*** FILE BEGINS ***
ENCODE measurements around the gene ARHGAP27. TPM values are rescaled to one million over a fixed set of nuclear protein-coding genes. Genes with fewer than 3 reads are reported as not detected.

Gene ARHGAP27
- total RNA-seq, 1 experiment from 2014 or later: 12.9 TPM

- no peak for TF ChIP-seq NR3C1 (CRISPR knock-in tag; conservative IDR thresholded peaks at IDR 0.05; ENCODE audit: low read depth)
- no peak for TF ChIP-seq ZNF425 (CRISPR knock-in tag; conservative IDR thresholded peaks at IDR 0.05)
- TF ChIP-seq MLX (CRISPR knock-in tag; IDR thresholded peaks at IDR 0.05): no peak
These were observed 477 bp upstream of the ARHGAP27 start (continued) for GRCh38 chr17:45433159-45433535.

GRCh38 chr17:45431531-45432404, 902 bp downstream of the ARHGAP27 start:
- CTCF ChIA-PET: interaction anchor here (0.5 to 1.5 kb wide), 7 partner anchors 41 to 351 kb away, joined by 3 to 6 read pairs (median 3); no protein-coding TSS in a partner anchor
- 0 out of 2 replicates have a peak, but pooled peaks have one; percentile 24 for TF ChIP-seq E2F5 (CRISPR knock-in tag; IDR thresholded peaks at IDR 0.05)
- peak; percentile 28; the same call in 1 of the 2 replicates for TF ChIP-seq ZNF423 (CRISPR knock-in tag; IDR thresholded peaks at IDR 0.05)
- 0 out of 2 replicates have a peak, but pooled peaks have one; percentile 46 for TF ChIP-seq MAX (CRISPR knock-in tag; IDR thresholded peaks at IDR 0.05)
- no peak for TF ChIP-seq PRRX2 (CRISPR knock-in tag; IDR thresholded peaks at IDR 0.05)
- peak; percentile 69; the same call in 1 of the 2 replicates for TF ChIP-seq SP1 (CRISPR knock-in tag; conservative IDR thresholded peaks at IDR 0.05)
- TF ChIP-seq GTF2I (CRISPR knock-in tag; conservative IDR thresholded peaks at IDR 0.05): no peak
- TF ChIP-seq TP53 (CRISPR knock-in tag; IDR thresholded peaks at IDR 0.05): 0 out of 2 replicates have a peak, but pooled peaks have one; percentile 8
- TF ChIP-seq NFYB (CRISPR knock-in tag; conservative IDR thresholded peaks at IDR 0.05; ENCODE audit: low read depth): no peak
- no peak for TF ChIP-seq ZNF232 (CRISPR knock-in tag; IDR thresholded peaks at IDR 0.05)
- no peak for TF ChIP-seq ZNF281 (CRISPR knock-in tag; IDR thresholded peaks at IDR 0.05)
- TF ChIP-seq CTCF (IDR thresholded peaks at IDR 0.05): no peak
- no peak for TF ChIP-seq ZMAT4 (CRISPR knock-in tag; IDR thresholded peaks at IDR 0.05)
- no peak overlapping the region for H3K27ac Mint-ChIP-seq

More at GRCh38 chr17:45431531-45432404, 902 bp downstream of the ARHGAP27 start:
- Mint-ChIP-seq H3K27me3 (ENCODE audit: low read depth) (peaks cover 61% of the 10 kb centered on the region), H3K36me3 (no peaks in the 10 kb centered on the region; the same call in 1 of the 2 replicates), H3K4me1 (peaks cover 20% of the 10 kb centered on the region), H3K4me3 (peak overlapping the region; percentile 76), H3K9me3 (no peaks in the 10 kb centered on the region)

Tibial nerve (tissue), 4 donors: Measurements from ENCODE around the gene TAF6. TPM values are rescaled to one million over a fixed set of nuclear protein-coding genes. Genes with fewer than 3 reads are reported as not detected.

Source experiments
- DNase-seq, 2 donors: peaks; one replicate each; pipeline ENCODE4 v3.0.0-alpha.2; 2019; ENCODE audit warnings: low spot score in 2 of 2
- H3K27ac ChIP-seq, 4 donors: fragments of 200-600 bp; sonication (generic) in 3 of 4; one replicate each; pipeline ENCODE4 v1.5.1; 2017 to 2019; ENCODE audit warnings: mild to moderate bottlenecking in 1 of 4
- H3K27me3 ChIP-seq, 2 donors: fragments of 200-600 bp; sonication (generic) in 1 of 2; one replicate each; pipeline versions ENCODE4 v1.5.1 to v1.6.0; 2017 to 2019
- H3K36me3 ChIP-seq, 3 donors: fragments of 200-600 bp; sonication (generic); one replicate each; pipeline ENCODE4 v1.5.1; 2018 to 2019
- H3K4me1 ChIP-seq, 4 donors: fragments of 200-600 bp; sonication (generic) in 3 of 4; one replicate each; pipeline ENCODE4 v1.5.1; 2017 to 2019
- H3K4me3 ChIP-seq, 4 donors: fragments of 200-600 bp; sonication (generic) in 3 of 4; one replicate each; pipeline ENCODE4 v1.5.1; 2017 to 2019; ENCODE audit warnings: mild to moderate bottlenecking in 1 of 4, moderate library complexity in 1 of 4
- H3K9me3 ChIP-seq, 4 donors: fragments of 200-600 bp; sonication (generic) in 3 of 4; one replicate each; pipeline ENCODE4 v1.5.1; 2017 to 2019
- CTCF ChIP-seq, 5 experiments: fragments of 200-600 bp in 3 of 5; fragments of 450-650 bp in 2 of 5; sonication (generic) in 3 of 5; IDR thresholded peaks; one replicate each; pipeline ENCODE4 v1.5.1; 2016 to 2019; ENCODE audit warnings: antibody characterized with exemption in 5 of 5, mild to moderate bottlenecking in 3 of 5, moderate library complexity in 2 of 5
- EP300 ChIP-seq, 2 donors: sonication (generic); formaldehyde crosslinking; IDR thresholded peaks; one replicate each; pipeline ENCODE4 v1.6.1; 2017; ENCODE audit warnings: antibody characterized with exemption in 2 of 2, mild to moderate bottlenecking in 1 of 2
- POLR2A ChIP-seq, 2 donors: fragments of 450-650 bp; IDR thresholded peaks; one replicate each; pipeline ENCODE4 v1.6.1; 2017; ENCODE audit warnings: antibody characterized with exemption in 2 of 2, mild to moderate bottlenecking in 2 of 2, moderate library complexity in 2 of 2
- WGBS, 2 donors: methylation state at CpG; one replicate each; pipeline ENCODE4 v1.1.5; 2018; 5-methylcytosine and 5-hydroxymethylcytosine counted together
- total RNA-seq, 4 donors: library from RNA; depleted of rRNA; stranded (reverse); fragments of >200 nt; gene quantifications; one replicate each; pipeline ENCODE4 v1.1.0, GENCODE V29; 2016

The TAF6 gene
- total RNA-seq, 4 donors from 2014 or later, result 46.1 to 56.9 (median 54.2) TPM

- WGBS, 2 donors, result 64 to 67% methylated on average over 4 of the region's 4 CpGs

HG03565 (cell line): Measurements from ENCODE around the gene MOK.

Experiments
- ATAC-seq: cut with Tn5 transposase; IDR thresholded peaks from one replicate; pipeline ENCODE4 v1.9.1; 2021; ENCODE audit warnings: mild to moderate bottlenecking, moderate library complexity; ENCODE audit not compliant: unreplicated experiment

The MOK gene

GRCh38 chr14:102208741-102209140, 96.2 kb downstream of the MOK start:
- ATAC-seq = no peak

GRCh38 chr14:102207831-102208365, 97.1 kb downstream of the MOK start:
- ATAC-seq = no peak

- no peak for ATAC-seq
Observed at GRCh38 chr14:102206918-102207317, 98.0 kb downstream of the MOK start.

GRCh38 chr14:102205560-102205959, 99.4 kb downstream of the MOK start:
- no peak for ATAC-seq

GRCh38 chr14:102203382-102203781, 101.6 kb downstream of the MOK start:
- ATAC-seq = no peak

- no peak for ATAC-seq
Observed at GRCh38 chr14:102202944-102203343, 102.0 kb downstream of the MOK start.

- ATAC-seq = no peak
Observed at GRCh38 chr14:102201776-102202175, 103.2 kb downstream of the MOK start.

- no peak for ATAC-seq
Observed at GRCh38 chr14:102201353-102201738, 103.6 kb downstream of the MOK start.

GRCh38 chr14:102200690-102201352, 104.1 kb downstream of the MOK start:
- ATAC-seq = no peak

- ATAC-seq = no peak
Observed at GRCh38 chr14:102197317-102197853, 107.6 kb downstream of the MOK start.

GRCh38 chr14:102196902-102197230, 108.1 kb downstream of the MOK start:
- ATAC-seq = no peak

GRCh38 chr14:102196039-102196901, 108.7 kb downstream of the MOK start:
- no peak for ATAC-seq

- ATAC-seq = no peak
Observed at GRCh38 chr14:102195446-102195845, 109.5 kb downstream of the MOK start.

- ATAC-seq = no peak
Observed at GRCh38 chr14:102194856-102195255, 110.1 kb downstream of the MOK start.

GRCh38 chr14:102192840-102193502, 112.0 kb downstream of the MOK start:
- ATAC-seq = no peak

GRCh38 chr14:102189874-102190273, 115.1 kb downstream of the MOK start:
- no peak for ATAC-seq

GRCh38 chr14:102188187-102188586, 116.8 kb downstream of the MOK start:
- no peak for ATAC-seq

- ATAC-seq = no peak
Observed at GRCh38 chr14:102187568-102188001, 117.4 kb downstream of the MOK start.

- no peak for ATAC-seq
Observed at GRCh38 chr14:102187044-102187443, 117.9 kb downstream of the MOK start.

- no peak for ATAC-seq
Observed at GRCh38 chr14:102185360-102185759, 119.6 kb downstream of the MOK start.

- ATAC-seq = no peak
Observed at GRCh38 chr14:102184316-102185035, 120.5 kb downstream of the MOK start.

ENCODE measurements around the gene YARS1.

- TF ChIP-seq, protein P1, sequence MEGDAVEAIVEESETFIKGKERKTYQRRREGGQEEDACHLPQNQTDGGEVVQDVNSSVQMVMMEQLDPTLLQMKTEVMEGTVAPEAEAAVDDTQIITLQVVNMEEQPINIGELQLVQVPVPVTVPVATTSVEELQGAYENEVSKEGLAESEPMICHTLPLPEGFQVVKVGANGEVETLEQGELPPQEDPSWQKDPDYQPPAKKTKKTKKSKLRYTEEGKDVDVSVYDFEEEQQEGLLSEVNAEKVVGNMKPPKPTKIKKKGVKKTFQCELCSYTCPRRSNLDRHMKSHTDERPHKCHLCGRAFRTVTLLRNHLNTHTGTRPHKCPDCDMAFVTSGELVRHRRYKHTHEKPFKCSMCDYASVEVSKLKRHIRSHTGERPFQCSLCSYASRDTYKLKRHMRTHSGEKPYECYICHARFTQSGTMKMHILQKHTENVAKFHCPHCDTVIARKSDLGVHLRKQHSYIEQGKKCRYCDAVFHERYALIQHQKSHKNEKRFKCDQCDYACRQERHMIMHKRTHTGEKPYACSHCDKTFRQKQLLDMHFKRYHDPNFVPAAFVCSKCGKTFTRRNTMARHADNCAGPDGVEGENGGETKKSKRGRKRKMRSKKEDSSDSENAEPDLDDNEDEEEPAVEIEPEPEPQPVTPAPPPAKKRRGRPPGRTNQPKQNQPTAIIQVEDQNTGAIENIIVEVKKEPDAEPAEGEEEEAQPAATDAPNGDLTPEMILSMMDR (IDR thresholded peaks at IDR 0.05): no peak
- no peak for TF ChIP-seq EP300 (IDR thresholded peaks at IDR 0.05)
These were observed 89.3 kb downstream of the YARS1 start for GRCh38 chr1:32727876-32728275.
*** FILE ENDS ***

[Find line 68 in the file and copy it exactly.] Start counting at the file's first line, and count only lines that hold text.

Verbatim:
GRCh38 chr14:102196039-102196901, 108.7 kb downstream of the MOK start: